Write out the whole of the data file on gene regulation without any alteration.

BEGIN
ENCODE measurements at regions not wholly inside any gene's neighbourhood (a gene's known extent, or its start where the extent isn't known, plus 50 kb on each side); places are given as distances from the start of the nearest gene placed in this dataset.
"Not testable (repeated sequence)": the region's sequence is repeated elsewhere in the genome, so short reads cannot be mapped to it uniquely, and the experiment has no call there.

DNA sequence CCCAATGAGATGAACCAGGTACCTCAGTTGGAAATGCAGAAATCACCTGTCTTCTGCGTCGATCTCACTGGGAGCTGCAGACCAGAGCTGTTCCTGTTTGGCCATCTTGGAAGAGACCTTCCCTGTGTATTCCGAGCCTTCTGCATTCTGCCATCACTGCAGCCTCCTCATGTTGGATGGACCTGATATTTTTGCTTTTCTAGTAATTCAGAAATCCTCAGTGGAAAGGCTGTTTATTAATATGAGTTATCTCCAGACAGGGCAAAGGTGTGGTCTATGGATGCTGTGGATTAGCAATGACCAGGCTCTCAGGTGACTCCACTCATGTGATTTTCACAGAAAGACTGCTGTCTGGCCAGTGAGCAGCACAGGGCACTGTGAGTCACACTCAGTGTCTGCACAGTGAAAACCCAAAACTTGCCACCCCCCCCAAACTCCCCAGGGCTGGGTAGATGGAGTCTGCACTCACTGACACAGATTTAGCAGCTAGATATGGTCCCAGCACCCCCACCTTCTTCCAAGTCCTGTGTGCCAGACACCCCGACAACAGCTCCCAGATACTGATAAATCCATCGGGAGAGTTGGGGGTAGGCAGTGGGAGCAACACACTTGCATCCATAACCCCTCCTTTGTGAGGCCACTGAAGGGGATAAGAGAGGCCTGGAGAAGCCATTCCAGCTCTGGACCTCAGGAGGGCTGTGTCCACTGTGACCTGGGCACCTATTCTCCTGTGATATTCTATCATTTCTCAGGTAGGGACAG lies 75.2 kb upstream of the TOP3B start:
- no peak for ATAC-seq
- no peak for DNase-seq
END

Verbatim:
ENCODE measurements at regions not wholly inside any gene's neighbourhood (a gene's known extent, or its start where the extent isn't known, plus 50 kb on each side); places are given as distances from the start of the nearest gene placed in this dataset.
"Not testable (repeated sequence)": the region's sequence is repeated elsewhere in the genome, so short reads cannot be mapped to it uniquely, and the experiment has no call there.

DNA sequence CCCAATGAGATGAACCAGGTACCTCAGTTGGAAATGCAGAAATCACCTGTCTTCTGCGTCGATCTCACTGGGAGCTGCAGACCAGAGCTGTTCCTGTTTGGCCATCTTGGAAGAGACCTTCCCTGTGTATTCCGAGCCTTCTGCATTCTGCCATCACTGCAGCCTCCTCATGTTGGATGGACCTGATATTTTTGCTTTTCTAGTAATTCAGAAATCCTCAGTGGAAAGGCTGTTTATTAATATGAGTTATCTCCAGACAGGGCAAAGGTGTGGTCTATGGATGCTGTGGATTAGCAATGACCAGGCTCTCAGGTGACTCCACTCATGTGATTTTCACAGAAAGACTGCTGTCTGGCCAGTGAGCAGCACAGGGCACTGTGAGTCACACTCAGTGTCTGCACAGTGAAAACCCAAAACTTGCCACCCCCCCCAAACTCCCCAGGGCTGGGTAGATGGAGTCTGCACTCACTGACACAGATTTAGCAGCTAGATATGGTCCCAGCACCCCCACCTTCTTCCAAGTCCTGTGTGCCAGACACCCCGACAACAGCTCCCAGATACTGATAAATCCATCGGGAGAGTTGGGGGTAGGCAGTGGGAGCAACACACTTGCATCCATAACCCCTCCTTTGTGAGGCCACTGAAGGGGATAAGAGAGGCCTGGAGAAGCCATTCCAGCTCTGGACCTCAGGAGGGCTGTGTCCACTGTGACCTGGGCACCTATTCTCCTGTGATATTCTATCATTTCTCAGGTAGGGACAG lies 75.2 kb upstream of the TOP3B start:
- no peak for ATAC-seq
- no peak for DNase-seq